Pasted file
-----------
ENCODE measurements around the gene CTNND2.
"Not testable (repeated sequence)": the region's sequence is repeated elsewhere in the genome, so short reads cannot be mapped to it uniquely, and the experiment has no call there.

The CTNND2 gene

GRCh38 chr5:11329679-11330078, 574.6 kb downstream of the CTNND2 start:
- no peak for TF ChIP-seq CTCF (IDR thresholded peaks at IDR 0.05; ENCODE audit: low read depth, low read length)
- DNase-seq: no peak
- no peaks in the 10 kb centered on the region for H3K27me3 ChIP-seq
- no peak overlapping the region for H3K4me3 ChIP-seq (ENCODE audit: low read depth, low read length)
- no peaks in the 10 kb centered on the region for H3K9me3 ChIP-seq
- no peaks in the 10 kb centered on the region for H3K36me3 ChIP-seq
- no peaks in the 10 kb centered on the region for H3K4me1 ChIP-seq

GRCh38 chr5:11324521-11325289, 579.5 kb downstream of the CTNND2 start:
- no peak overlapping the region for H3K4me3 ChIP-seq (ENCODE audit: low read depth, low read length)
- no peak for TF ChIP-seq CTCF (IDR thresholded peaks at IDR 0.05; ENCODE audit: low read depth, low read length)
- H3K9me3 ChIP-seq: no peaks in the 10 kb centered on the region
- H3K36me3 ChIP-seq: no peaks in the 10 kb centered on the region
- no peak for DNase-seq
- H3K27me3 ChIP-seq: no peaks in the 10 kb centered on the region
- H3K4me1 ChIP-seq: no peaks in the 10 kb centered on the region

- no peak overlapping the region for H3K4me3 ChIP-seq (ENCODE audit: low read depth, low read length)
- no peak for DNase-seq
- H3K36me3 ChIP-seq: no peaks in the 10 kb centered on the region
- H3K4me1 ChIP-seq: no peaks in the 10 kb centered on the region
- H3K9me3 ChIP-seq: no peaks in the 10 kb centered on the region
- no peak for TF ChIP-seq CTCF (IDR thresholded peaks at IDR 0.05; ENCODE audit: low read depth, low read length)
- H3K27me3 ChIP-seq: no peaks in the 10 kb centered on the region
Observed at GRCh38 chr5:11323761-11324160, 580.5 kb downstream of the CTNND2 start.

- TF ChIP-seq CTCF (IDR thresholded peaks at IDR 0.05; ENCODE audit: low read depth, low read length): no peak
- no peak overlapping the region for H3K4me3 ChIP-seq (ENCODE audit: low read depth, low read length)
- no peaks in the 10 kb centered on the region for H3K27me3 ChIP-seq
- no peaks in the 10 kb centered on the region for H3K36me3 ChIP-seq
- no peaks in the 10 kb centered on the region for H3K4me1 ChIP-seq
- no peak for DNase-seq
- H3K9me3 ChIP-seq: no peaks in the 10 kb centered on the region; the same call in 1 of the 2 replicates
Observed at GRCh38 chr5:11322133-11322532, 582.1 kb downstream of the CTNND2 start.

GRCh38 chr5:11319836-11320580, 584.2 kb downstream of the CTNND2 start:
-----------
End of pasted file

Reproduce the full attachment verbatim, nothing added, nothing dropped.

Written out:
ENCODE measurements around the gene CTNND2.
"Not testable (repeated sequence)": the region's sequence is repeated elsewhere in the genome, so short reads cannot be mapped to it uniquely, and the experiment has no call there.

The CTNND2 gene

GRCh38 chr5:11329679-11330078, 574.6 kb downstream of the CTNND2 start:
- no peak for TF ChIP-seq CTCF (IDR thresholded peaks at IDR 0.05; ENCODE audit: low read depth, low read length)
- DNase-seq: no peak
- no peaks in the 10 kb centered on the region for H3K27me3 ChIP-seq
- no peak overlapping the region for H3K4me3 ChIP-seq (ENCODE audit: low read depth, low read length)
- no peaks in the 10 kb centered on the region for H3K9me3 ChIP-seq
- no peaks in the 10 kb centered on the region for H3K36me3 ChIP-seq
- no peaks in the 10 kb centered on the region for H3K4me1 ChIP-seq

GRCh38 chr5:11324521-11325289, 579.5 kb downstream of the CTNND2 start:
- no peak overlapping the region for H3K4me3 ChIP-seq (ENCODE audit: low read depth, low read length)
- no peak for TF ChIP-seq CTCF (IDR thresholded peaks at IDR 0.05; ENCODE audit: low read depth, low read length)
- H3K9me3 ChIP-seq: no peaks in the 10 kb centered on the region
- H3K36me3 ChIP-seq: no peaks in the 10 kb centered on the region
- no peak for DNase-seq
- H3K27me3 ChIP-seq: no peaks in the 10 kb centered on the region
- H3K4me1 ChIP-seq: no peaks in the 10 kb centered on the region

- no peak overlapping the region for H3K4me3 ChIP-seq (ENCODE audit: low read depth, low read length)
- no peak for DNase-seq
- H3K36me3 ChIP-seq: no peaks in the 10 kb centered on the region
- H3K4me1 ChIP-seq: no peaks in the 10 kb centered on the region
- H3K9me3 ChIP-seq: no peaks in the 10 kb centered on the region
- no peak for TF ChIP-seq CTCF (IDR thresholded peaks at IDR 0.05; ENCODE audit: low read depth, low read length)
- H3K27me3 ChIP-seq: no peaks in the 10 kb centered on the region
Observed at GRCh38 chr5:11323761-11324160, 580.5 kb downstream of the CTNND2 start.

- TF ChIP-seq CTCF (IDR thresholded peaks at IDR 0.05; ENCODE audit: low read depth, low read length): no peak
- no peak overlapping the region for H3K4me3 ChIP-seq (ENCODE audit: low read depth, low read length)
- no peaks in the 10 kb centered on the region for H3K27me3 ChIP-seq
- no peaks in the 10 kb centered on the region for H3K36me3 ChIP-seq
- no peaks in the 10 kb centered on the region for H3K4me1 ChIP-seq
- no peak for DNase-seq
- H3K9me3 ChIP-seq: no peaks in the 10 kb centered on the region; the same call in 1 of the 2 replicates
Observed at GRCh38 chr5:11322133-11322532, 582.1 kb downstream of the CTNND2 start.

GRCh38 chr5:11319836-11320580, 584.2 kb downstream of the CTNND2 start: